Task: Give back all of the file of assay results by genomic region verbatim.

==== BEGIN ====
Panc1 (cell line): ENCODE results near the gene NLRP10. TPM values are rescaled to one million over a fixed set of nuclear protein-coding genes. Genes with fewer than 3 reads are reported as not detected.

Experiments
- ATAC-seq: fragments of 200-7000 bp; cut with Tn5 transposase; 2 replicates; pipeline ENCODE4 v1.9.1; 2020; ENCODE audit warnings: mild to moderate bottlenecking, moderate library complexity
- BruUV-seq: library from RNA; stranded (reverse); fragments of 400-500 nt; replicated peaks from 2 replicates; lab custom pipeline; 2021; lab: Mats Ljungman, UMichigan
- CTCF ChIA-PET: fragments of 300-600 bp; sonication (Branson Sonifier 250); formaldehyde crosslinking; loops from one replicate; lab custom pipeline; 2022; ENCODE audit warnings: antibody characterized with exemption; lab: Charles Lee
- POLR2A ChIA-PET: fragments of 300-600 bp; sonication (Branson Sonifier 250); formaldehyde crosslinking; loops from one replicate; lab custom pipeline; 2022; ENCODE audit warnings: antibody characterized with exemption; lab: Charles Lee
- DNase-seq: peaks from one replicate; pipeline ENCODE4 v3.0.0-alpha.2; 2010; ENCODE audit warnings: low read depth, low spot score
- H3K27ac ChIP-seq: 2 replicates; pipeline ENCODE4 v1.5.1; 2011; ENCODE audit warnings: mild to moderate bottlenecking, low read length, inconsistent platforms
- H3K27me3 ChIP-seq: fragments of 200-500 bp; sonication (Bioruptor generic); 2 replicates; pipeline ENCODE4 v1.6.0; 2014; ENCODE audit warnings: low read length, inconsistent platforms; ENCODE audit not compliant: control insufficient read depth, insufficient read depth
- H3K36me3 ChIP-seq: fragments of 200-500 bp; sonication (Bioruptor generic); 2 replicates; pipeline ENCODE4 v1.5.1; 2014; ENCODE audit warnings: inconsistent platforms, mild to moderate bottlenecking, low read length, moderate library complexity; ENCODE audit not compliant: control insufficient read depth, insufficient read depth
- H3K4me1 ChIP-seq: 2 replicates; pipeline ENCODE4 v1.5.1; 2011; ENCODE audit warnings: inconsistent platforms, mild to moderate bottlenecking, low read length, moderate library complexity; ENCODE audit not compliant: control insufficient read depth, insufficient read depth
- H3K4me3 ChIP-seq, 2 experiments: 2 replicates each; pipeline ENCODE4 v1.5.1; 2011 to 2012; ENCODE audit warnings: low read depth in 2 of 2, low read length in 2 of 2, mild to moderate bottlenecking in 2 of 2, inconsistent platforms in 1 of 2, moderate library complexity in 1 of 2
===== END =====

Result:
Panc1 (cell line): ENCODE results near the gene NLRP10. TPM values are rescaled to one million over a fixed set of nuclear protein-coding genes. Genes with fewer than 3 reads are reported as not detected.

Experiments
- ATAC-seq: fragments of 200-7000 bp; cut with Tn5 transposase; 2 replicates; pipeline ENCODE4 v1.9.1; 2020; ENCODE audit warnings: mild to moderate bottlenecking, moderate library complexity
- BruUV-seq: library from RNA; stranded (reverse); fragments of 400-500 nt; replicated peaks from 2 replicates; lab custom pipeline; 2021; lab: Mats Ljungman, UMichigan
- CTCF ChIA-PET: fragments of 300-600 bp; sonication (Branson Sonifier 250); formaldehyde crosslinking; loops from one replicate; lab custom pipeline; 2022; ENCODE audit warnings: antibody characterized with exemption; lab: Charles Lee
- POLR2A ChIA-PET: fragments of 300-600 bp; sonication (Branson Sonifier 250); formaldehyde crosslinking; loops from one replicate; lab custom pipeline; 2022; ENCODE audit warnings: antibody characterized with exemption; lab: Charles Lee
- DNase-seq: peaks from one replicate; pipeline ENCODE4 v3.0.0-alpha.2; 2010; ENCODE audit warnings: low read depth, low spot score
- H3K27ac ChIP-seq: 2 replicates; pipeline ENCODE4 v1.5.1; 2011; ENCODE audit warnings: mild to moderate bottlenecking, low read length, inconsistent platforms
- H3K27me3 ChIP-seq: fragments of 200-500 bp; sonication (Bioruptor generic); 2 replicates; pipeline ENCODE4 v1.6.0; 2014; ENCODE audit warnings: low read length, inconsistent platforms; ENCODE audit not compliant: control insufficient read depth, insufficient read depth
- H3K36me3 ChIP-seq: fragments of 200-500 bp; sonication (Bioruptor generic); 2 replicates; pipeline ENCODE4 v1.5.1; 2014; ENCODE audit warnings: inconsistent platforms, mild to moderate bottlenecking, low read length, moderate library complexity; ENCODE audit not compliant: control insufficient read depth, insufficient read depth
- H3K4me1 ChIP-seq: 2 replicates; pipeline ENCODE4 v1.5.1; 2011; ENCODE audit warnings: inconsistent platforms, mild to moderate bottlenecking, low read length, moderate library complexity; ENCODE audit not compliant: control insufficient read depth, insufficient read depth
- H3K4me3 ChIP-seq, 2 experiments: 2 replicates each; pipeline ENCODE4 v1.5.1; 2011 to 2012; ENCODE audit warnings: low read depth in 2 of 2, low read length in 2 of 2, mild to moderate bottlenecking in 2 of 2, inconsistent platforms in 1 of 2, moderate library complexity in 1 of 2